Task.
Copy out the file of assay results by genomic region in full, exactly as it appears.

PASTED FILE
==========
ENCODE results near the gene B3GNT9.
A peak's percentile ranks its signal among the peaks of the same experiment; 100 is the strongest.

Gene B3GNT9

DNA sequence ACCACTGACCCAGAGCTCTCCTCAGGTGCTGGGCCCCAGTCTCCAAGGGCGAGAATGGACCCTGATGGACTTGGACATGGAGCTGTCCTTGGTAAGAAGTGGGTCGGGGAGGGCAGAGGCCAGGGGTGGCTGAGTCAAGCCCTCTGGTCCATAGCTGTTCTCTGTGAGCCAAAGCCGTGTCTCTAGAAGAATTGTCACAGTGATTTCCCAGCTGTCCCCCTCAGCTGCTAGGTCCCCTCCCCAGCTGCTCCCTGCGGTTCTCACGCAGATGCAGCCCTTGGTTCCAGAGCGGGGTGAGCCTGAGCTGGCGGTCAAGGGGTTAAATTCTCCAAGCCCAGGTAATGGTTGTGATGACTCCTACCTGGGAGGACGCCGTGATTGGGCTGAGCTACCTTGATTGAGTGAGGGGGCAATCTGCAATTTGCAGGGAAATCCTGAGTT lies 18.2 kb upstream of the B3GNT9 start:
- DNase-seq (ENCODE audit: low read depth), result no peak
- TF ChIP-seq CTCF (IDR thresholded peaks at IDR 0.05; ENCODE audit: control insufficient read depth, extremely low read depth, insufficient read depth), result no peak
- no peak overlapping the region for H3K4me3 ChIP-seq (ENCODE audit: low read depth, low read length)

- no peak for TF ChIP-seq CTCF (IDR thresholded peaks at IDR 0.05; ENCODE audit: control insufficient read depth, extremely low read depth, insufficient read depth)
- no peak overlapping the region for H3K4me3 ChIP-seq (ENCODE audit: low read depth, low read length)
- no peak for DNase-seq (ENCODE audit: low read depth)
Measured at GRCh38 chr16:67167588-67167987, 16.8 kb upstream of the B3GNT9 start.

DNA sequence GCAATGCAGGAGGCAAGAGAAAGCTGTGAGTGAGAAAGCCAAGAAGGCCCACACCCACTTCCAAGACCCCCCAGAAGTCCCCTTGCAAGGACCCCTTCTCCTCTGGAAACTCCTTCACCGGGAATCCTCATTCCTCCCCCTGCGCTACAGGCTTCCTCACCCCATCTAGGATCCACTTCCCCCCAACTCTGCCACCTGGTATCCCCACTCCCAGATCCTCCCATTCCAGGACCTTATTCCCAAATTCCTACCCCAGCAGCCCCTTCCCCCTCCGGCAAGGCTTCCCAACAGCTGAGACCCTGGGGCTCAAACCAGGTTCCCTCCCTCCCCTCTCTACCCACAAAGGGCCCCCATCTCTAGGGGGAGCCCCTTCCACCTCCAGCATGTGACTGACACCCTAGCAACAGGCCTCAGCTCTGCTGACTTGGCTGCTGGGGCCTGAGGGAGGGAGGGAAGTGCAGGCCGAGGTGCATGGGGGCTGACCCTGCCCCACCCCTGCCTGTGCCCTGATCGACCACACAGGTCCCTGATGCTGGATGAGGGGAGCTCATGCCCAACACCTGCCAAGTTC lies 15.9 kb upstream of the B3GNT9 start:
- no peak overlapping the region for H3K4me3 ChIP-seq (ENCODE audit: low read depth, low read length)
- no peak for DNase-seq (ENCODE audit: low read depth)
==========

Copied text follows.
ENCODE results near the gene B3GNT9.
A peak's percentile ranks its signal among the peaks of the same experiment; 100 is the strongest.

Gene B3GNT9

DNA sequence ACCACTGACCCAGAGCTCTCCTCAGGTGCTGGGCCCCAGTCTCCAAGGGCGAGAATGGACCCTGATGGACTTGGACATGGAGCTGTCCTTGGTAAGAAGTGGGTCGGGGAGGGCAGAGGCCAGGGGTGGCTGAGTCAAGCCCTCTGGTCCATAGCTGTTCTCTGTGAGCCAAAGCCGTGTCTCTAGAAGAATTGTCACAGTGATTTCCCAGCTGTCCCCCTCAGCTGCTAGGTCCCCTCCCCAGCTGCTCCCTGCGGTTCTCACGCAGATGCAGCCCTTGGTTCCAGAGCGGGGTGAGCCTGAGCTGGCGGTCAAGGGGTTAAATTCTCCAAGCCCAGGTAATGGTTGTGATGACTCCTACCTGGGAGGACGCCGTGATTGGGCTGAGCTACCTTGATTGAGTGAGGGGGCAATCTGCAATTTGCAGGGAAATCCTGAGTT lies 18.2 kb upstream of the B3GNT9 start:
- DNase-seq (ENCODE audit: low read depth), result no peak
- TF ChIP-seq CTCF (IDR thresholded peaks at IDR 0.05; ENCODE audit: control insufficient read depth, extremely low read depth, insufficient read depth), result no peak
- no peak overlapping the region for H3K4me3 ChIP-seq (ENCODE audit: low read depth, low read length)

- no peak for TF ChIP-seq CTCF (IDR thresholded peaks at IDR 0.05; ENCODE audit: control insufficient read depth, extremely low read depth, insufficient read depth)
- no peak overlapping the region for H3K4me3 ChIP-seq (ENCODE audit: low read depth, low read length)
- no peak for DNase-seq (ENCODE audit: low read depth)
Measured at GRCh38 chr16:67167588-67167987, 16.8 kb upstream of the B3GNT9 start.

DNA sequence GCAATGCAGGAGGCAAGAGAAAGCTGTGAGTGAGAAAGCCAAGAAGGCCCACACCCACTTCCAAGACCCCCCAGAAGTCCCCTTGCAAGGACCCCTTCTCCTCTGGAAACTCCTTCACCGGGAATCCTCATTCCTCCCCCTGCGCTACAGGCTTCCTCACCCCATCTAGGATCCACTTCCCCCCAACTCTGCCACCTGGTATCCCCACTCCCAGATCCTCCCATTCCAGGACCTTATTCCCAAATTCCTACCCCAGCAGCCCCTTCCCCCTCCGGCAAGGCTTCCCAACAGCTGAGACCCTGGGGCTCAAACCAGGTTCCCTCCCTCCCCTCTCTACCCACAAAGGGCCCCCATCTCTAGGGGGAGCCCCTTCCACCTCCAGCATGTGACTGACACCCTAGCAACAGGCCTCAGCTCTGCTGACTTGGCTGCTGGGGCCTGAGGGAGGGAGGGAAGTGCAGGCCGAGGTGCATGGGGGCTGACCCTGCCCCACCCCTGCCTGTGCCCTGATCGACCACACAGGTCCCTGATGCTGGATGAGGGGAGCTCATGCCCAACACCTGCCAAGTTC lies 15.9 kb upstream of the B3GNT9 start:
- no peak overlapping the region for H3K4me3 ChIP-seq (ENCODE audit: low read depth, low read length)
- no peak for DNase-seq (ENCODE audit: low read depth)